Clandinin, D. J., Pushor, D., & Orr, A. M. (2007). Navigating sites for narrative inquiry. Journal of Teacher Education, 58(1), 21-35. doi:10.1177/0022487106296218
Creswell, J., & Poth, C. N. (2017). Qualitative inquiry and research design: Choosing among five approaches (4th ed.). Los Angeles, CA: Sage.
This text describes the use of narrative research, phenomenology, grounded theory, ethnography, and case study.
DeConcini, B. (1990). Narrative remembering. Lanham, MD: University Press of America.
Dewey. J. (1997). Experience and education. New York, NY: Touchstone. (Original work published 1938).
Freeman, M. (1993). Rewriting the self. London: Routledge.
Hendry, P. M. (2009). Narrative as inquiry. The Journal of Educational Research, 103(2), 72-80. doi:10.1080/00220670903323354
Howard, G. S. (1991). Cultural tales: A narrative approach to thinking, cross-cultural psychology
and psychotherapy. American Psychologist, 46(3), 187-197.
Hutchinson, D. A. (2015). Coming to understand experience: Dewey's theory of experience and narrative inquiry. Journal of Thought, 49(3-4), 3-17
Josselson, R. (1996). Ethics and process in the narrative study of lives. Thousand Oaks, CA: Sage.
Josselson, R. (2007). The ethical attitude in narrative research: Principles and practicalities. In J.Clandinin (Ed.), The Handbook of Narrative Inquiry. Thousand Oaks, CA: Sage Publications.
Josselson, R., & Lieblich, A. (1993). The narrative study of lives. Thousand Oaks, CA: Sage.
Josselson, R., & Lieblich, A. (1995). Interpreting experience: The narrative study of lives. Thousand Oaks, CA: Sage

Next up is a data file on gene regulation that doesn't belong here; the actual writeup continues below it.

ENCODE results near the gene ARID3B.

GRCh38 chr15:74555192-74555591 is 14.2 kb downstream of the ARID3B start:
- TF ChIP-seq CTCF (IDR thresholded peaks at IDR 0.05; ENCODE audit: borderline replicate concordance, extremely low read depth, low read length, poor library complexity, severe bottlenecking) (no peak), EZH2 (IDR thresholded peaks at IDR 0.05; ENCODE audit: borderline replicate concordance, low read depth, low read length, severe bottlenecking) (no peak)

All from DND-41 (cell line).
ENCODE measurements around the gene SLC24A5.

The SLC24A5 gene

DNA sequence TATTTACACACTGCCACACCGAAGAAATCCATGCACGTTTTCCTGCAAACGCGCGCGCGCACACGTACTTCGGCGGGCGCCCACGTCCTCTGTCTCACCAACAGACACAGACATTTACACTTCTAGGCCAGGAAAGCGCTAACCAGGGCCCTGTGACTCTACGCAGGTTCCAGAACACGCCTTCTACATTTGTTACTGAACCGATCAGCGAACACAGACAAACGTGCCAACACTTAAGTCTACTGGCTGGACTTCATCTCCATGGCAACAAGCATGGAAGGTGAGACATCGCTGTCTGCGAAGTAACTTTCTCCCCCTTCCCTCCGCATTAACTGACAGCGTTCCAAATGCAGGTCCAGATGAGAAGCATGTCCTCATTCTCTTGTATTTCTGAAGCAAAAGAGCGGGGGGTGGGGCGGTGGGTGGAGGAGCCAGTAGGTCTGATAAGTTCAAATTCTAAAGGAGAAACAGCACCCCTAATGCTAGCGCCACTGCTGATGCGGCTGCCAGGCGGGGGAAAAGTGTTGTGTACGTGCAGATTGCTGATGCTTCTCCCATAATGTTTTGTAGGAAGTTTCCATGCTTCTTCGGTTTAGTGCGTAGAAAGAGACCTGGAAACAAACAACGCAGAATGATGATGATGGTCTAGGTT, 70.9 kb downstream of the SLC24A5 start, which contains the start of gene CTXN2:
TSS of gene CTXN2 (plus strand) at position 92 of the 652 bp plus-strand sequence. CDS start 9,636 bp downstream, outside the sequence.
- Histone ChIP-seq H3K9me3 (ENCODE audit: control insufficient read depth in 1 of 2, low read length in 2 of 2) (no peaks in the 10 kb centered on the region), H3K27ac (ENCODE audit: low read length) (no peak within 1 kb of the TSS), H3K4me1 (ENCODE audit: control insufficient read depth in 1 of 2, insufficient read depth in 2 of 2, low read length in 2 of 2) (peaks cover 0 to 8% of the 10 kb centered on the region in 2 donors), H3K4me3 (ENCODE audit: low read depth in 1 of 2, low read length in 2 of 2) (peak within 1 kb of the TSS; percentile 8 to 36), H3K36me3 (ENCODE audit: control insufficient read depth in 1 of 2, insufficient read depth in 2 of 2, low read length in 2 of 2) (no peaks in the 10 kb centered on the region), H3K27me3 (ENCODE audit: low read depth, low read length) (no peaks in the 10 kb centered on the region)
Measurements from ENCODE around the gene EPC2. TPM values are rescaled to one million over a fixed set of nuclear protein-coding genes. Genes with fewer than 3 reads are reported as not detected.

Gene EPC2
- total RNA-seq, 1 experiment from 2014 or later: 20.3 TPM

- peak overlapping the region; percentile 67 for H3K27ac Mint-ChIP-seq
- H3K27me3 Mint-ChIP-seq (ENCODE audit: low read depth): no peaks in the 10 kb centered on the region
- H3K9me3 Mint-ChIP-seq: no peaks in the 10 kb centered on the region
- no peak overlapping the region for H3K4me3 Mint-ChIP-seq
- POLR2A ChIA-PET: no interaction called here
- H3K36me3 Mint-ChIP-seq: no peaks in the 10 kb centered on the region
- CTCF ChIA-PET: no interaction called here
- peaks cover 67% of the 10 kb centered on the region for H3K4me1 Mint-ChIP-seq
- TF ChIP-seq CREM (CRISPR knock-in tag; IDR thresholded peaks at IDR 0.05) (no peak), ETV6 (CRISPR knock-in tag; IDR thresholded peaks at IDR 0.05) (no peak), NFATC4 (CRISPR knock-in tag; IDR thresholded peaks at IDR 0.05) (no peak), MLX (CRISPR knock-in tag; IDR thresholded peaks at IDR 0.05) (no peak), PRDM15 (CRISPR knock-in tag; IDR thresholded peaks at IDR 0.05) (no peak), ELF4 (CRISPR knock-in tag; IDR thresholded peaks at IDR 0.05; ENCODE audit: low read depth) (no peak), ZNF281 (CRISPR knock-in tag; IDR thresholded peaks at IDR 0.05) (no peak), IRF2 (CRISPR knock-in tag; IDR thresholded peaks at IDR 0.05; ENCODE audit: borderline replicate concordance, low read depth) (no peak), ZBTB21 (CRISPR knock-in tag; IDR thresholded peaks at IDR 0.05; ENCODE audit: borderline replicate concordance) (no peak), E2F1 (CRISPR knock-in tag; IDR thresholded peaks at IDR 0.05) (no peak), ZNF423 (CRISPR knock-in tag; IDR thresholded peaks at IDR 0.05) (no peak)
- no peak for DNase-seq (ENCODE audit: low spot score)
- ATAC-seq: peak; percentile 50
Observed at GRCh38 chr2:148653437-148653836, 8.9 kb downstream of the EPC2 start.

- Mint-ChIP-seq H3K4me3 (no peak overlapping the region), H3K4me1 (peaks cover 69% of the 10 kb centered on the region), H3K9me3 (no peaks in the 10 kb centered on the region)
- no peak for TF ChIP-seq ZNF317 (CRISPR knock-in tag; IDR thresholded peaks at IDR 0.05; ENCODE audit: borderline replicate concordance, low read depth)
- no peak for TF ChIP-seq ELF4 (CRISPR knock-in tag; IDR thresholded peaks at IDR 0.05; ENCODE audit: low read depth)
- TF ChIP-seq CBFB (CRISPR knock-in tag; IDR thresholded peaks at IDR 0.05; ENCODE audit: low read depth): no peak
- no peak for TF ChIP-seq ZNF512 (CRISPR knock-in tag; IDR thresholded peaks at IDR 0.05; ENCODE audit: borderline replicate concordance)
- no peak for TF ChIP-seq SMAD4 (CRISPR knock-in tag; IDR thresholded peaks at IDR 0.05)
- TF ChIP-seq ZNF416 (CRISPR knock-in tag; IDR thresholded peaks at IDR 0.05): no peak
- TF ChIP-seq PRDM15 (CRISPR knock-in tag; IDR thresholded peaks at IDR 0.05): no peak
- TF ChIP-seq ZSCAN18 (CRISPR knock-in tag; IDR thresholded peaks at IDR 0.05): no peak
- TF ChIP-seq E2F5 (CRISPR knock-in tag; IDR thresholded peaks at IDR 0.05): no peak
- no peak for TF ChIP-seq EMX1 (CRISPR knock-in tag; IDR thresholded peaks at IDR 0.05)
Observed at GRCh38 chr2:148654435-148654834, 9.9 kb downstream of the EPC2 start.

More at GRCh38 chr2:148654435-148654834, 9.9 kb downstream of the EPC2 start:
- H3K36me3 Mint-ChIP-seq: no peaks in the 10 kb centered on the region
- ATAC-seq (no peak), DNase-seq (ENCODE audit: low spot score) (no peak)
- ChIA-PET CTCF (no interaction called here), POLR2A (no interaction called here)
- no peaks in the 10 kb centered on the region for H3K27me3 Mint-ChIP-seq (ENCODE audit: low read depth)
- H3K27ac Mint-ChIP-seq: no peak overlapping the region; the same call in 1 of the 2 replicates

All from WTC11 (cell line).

Kim, J. (2008). A romance with narrative inquiry: Toward an act of narrative theorizing. Curriculum and Teaching Dialogue, 10(1/2), 251
Lieblich, A., & Josselson, R. (1999). Meaning making of narratives. Thousand Oaks, CA: Sage.
Linde, C. (1993). Life stories. New York: Oxford University Press.
Mishler, E. (2000). Storylines: Craftartists’ narratives of identity. New Haven, CT: Harvard University Press.
An in-depth analysis of five craftartists using narrative research methods as a model ofthe analysis for the systematic study of life stories and identity. The author concludes that identity is always fluid, dialogic, and relational, a complex of partial subidentities rather than a unitary monad.
Myerhoff, B. (1992). Remembered lives. Ann Arbor: University of Michigan Press.
Polkinghorne, D. E. (1988). Narrative knowing and the human sciences. Albany: State University of New York Press.
The author discusses using narrative forms, such as clinical life histories, organizational case studies, biographic material, corporate cultural designs, and literary products, in conducting narrative research.
Riessman, C. K. (1993). Narrative analysis. Thousand Oaks, CA: Sage.
Succinct presentation of current developments in narrative analysis, including examples of narrative analysis applied to life stories, conversation, and poetry and metaphor.
Riessman, C.K. (2008). Narrative analysis for the human sciences. Thousand Oaks, CA: Sage Publications, Inc.
Rosenwald, G. C., & Ochberg, R.L. (Eds.) (1992). Storied lives. New Haven, CT: Yale University Press.
Rosenwald, G., & Ochberg, R. (Eds.) (1994). Telling lives. New Haven, CT: Yale University Press.
Sarbin, T. R. (Ed.). (1986). Narrative psychology: The storied nature of human conduct. New York: Praeger.
Savin-Baden, M., & Niekerk, L. V. (2007). Narrative inquiry: Theory and practice. Journal of Geography in Higher Education, 31(3), 459-472. doi:10.1080/03098260601071324
Vaz, K. M. (1997). Oral narrative research with black women: Collecting treasures. Thousand Oaks, CA: Sage.
Wertz, F. J., Charmaz, K., McMullen, L. M., Josselson, R., Anderson, R., & McSpadden, E. (2011). Five ways of doing qualitative analysis: Phenomenological psychology, grounded theory, discourse analysis, narrative research, and intuitive inquiry. New York, NY: Guilford.
This book offers a unique contribution as it uses five different qualitative analysis on one single data set. The reader is able to witness the different ways that respected researchers in their given fields each analyze an interview.
Yow, V. R. (1994). Recording oral history: A practical guide for social scientists. Thousand Oaks, CA: Sage.